“Oh no, someone left their cell phone” “Dang, i wonder if they’ll miss it?” “of course they will, it’s their phone.” “not what i meant. I was wondering if they’ll miss it in time to come back for it before the shop closes” “I hope so, for their sake”
You already know how to use singular THEY. When a nonbinary person asks you to use “they” as their pronoun, you can handle it.
I feel so damn happy when people use the good pronouns. I hate it when people call me by my deadname. So yeah, i drew my piece of heaven, a galaxy far far away where everybody’s pronouns are respected. ♥
Eu quis ligar pra alguém. Contar o que tinha acontecido, e que doía. Mas não havia ninguém ali. Ninguém com que eu pudesse contar. Ninguém disposto a abrir mão do sono para ouvir minhas queixas. Ninguém que se importasse. Então eu virei pro lado e a dor veio. Rápida. Forte. Devastadora. Senti minha alma se rasgando ao lembrar daquelas palavras. E dói. Ainda dói.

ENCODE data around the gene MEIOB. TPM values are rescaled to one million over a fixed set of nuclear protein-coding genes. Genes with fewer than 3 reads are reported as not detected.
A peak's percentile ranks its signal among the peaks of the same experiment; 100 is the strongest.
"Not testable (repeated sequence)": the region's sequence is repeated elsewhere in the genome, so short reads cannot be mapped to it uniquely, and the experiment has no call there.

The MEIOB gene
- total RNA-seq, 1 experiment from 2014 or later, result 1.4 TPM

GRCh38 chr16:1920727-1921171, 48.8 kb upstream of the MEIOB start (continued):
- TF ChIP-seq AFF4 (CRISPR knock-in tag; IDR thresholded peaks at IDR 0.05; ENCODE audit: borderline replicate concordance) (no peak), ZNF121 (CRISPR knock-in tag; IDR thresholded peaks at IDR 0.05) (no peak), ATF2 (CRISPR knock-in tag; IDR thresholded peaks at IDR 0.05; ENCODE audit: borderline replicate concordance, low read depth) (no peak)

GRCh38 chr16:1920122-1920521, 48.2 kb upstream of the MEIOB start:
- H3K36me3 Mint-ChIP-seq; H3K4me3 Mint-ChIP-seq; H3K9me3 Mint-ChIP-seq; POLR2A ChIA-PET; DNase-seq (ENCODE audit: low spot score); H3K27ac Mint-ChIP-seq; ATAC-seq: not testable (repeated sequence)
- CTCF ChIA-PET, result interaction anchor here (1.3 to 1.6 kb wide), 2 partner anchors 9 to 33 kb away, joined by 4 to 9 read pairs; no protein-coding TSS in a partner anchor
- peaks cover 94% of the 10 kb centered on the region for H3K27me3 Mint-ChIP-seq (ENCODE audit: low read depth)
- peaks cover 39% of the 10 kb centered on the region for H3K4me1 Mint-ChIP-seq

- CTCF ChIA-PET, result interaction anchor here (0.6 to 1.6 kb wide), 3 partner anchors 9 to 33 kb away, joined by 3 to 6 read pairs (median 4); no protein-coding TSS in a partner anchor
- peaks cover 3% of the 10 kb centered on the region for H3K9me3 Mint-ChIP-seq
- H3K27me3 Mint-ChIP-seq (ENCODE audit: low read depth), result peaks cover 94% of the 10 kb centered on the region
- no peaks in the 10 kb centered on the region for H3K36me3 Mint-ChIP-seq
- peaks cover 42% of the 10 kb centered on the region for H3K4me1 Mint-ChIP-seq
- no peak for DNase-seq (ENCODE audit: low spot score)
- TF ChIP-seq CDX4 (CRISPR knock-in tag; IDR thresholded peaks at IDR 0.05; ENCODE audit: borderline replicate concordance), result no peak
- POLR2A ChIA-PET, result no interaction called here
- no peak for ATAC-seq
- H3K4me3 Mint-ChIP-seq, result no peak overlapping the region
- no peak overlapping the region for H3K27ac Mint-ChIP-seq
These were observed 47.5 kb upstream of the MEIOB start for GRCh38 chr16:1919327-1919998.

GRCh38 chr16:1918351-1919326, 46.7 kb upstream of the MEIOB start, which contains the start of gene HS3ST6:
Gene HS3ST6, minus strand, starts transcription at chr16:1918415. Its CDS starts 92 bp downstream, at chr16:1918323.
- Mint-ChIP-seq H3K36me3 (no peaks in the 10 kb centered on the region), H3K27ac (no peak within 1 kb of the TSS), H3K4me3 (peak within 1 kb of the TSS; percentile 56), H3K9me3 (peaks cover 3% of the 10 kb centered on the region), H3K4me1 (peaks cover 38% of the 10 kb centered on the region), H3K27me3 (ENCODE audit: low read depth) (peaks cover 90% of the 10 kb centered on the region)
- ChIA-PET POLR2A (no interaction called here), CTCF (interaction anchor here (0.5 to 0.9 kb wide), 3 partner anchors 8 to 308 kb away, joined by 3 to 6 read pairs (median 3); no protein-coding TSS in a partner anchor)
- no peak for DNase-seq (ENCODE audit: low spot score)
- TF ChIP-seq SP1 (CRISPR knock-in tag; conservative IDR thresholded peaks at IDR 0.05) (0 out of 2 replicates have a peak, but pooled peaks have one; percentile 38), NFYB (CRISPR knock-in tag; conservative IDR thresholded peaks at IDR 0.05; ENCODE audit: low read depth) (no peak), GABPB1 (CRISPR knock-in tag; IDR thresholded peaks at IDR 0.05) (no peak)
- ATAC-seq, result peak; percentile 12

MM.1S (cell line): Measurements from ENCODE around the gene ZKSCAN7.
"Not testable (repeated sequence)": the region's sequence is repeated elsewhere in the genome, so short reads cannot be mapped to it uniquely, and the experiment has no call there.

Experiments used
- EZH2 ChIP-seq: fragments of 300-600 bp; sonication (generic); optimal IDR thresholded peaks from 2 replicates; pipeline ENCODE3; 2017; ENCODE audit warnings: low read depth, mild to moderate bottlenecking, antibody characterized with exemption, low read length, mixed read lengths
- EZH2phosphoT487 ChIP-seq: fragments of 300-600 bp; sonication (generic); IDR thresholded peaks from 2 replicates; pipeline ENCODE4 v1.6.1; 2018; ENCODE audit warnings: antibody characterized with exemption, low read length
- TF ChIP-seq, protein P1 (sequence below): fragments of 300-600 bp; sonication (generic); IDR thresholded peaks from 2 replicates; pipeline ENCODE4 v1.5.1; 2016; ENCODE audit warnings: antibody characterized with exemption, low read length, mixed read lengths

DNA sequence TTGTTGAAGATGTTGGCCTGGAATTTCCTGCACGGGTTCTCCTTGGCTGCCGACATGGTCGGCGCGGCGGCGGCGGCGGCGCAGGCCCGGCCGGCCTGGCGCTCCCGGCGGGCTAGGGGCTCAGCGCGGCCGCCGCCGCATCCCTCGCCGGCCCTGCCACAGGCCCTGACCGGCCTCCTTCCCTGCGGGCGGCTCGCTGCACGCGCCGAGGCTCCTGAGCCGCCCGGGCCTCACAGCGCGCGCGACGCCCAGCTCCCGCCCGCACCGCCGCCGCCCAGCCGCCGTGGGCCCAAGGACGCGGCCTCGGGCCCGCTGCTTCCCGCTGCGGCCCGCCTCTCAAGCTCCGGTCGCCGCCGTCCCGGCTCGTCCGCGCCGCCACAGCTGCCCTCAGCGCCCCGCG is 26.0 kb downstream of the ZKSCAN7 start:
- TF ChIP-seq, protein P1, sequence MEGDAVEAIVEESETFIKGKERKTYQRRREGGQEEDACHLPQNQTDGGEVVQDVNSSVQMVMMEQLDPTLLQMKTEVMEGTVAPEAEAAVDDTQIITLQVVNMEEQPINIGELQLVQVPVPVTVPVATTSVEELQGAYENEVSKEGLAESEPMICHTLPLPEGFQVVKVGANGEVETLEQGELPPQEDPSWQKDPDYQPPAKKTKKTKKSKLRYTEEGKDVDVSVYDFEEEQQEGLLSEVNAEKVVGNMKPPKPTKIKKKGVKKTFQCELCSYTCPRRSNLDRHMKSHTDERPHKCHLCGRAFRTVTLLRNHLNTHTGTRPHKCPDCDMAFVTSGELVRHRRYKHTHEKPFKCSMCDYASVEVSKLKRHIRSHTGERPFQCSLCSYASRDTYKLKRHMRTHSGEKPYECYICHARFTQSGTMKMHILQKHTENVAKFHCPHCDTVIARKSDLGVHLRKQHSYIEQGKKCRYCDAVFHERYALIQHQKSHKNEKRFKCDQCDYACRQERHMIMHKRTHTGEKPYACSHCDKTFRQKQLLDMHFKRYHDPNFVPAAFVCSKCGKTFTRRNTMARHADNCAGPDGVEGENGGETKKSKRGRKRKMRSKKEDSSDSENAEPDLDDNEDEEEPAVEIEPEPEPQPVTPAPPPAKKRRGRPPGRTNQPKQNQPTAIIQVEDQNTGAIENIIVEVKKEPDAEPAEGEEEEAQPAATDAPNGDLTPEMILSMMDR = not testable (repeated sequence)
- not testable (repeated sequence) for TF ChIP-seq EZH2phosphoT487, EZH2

Talk about belated recognition. At its meeting in Washington, D.C., on Jan. 7, the American Dialect Society voted to make the 600-year-old pronoun “they” their word of the year for 2015. Or more precisely, a particular use of that pronoun that grammarians call the singular “they.” This is the “they” that doesn’t care whether it’s referring to a male or female. As in “If I get a call, tell them they can call me back.” Or “Did someone leave their books here?”
As ordinary as it is, that use of “they” has always been a bit disreputable — you might say it, but you wouldn’t want to write it down. But now it’s a pronoun whose hour has come.